Archive for April, 2015|Monthly archive page

How to make the housing situation worse – basic finance

Labour-Party-Manifesto-2015On listening to Ed Miliband launch the Labour Party’s election manifesto on 13 April, I despaired. Like in the time of Blair in 1997, Miliband is committing the Party to an austerity programme that is false. It is a construct of the Conservative neo-liberals who want to roll back the state and are using the deficit as a justification.

So when it came to David Cameron, the following day, launching the his party’s manifesto, I  had noConservative-Party-Manifesto-2015 real expectations. But they were met, nonetheless. Back in the 1980s, Thatcher forced local authorities to sell their public housing at a discount to tenants under a programme called Right to Buy. Gradually, but surely, this policy reduced and denuded the public housing stock and made a lot of people wealthy. And they were not the people who bought them, necessarily.

We’ve since had help-to-buy, a dangerous incentive to people unable to buy because of the inflated price of property relative to incomes and the deposit levied by lenders. The Government will now subsidise the deposit for applicants. This further inflates house prices and subverts the whole point of deposit guarantees. And largely because of the Conservative Party’s policies and dogma associated with ownership.

And now what might we have? A Conservative Government would force Housing Associations, the privately-owned successors to local authorities charged with building and managing housing for eligible people largely disenfranchised from market housing provision, to sell, at a discount, these dwellings.

It seems that austerity does not apply when the Conservative Party is building its own constituency (or making war). Essentially the policy represents a money transfer to its own supporters (or anticipated supporters). Notwithstanding the immorality and legality of this, the policy is finance madness. Let me get this right, Housing Associations take out loans to build dwellings. Having built them, they sell/part sell a few and rent out the rest. They then go back to the banks and borrow more money with these dwellings as security. Take away this security and the banks will not lend, or certainly not cheaply. The whole model collapses. Genius.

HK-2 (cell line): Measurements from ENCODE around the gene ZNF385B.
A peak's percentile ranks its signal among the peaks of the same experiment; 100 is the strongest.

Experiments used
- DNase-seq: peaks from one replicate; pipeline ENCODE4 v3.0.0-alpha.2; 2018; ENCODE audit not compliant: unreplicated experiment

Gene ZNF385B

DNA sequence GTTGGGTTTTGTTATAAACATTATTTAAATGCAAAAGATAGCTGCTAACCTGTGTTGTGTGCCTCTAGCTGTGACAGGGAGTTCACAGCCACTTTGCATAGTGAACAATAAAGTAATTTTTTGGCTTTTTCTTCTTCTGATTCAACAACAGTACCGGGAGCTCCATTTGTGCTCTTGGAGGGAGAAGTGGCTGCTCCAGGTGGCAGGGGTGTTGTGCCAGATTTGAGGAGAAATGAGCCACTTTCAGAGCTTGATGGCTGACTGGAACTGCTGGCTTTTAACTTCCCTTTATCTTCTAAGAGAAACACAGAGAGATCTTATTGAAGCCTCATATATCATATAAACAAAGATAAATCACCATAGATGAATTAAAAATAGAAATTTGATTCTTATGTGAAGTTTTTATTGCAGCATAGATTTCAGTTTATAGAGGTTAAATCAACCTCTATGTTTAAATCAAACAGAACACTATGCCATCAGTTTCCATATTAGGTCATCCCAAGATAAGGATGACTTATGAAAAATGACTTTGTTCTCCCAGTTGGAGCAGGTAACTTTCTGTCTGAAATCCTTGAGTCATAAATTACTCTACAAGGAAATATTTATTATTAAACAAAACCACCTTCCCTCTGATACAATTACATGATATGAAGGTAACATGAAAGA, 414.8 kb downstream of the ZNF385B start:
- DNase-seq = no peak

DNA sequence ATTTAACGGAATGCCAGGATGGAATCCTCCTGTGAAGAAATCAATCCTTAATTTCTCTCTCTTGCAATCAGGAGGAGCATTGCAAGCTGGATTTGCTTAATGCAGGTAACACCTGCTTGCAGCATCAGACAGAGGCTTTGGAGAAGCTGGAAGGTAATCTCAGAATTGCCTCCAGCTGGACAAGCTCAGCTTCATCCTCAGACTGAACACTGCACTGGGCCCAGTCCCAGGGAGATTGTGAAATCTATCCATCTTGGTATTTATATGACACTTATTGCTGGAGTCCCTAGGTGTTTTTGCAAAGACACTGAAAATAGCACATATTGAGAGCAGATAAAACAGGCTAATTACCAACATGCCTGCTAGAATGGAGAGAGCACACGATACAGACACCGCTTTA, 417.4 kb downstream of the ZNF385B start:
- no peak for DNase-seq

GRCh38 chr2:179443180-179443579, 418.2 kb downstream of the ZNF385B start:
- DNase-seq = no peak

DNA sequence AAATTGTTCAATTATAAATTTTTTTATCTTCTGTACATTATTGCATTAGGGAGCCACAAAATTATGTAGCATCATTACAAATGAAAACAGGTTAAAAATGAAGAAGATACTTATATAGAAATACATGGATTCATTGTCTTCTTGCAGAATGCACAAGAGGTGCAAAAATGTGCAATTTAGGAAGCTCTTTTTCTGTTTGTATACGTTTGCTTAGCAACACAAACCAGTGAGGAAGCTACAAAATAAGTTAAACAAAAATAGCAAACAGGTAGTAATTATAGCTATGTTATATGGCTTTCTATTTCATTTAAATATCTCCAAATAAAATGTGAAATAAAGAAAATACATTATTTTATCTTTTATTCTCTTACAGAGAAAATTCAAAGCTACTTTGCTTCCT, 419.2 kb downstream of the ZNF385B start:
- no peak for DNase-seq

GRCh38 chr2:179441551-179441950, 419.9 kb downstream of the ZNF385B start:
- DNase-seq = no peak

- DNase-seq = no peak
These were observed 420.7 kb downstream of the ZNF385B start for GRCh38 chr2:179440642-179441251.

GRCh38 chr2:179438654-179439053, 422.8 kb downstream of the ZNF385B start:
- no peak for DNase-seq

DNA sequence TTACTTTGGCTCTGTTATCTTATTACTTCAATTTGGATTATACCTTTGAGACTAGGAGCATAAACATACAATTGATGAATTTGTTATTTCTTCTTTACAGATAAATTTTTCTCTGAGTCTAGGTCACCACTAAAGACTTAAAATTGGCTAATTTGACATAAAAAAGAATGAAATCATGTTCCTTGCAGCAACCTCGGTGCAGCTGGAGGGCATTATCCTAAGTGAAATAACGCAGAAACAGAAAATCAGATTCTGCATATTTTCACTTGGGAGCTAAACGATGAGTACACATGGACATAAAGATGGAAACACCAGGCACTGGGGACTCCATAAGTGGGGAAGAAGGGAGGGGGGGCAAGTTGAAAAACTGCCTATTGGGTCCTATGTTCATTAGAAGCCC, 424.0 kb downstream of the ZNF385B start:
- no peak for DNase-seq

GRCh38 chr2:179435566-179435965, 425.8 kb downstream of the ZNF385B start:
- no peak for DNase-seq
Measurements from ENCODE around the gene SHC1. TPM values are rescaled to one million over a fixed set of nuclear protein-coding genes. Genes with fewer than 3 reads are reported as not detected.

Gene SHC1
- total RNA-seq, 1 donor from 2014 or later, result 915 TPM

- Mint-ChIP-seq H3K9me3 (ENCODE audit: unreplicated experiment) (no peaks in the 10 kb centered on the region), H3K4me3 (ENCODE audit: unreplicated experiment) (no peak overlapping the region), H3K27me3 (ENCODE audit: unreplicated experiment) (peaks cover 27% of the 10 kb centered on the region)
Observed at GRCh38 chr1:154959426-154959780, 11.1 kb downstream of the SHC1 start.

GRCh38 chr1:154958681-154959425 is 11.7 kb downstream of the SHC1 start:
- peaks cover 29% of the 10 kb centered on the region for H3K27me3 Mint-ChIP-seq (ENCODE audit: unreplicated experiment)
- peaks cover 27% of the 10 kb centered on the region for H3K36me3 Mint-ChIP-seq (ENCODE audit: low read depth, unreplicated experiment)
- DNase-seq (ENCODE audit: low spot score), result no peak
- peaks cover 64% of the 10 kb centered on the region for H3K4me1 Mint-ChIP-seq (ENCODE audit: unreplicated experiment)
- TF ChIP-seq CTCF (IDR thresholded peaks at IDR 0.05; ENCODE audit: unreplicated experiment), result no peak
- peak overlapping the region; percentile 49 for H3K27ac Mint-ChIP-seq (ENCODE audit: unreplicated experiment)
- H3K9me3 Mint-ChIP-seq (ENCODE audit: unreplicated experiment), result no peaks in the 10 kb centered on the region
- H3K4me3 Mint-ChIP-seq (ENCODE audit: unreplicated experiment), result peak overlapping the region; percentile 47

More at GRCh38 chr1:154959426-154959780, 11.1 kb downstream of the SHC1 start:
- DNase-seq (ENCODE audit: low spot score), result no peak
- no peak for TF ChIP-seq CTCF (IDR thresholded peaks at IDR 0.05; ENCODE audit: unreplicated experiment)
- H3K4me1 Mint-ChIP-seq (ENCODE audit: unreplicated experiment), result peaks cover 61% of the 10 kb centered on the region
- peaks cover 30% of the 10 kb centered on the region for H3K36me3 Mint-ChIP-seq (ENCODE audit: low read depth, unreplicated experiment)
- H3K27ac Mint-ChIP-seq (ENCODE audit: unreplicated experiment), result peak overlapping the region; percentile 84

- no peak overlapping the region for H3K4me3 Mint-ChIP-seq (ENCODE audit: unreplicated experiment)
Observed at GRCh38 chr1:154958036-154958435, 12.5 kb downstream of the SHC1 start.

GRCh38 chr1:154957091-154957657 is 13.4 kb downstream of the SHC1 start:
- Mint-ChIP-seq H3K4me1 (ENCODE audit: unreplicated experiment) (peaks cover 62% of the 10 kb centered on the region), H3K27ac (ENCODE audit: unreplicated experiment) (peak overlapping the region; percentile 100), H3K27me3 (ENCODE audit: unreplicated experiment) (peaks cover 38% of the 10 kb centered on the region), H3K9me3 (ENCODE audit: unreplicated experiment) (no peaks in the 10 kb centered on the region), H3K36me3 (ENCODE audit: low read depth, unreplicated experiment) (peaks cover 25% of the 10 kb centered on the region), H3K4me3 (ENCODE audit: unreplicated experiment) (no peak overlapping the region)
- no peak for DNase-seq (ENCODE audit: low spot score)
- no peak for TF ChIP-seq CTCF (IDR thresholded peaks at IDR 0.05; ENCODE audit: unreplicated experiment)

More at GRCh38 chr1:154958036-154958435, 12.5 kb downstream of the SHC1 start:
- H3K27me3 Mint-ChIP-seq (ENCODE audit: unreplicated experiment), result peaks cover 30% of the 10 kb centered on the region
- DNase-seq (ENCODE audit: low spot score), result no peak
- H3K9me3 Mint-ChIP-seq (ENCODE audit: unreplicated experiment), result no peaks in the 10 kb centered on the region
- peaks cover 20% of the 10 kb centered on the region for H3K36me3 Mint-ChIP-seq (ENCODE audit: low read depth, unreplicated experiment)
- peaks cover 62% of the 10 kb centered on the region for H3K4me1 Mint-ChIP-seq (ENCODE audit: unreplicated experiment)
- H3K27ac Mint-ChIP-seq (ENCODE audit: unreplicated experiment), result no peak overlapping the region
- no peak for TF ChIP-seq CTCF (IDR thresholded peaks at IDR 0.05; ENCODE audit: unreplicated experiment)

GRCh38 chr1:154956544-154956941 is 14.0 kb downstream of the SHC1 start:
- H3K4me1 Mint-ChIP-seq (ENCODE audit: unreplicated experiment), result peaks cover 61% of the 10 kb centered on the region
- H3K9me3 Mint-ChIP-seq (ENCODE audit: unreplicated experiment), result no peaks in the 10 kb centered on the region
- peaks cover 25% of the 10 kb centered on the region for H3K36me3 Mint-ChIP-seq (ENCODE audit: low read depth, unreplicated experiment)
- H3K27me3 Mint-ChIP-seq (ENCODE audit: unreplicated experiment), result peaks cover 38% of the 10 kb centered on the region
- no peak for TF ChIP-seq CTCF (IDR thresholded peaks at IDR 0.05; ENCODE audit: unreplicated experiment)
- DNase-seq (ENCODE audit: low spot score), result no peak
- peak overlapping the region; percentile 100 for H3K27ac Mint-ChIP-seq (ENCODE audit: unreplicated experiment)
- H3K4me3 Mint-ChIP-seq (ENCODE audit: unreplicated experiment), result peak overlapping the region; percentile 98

These Conservatives are vile.

Culpability for the desperation of migrants crossing the Mediterranean

It has finally made it to the top of the political agenda; though the discussions amongst EU ‘leaders’ yesterday (including David Cameron) comes up with a sticking plaster rather than a solution. The suggestion that we should use bombs yet again, this time to destroy the vessels used by the human traffikers, is quite shocking in its stupidity. No doubt it suits arms manufacturers.

Ed_Miliband_2This morning, the Labour Leader, Ed Miliband (left), effectively put his hands up and said that the Western Powers – particularly the UK and France – failed the people of Libya by having “inadequate postwar planning”. He noted that “In Libya, Labour supported military action to avoid the slaughter Gaddafi threatened in Benghazi. But since the action, the failure of post-conflict planning has become obvious. David Cameron was wrong to assume that Libya’s political culture and institutions could be left to evolve and transform on their own.”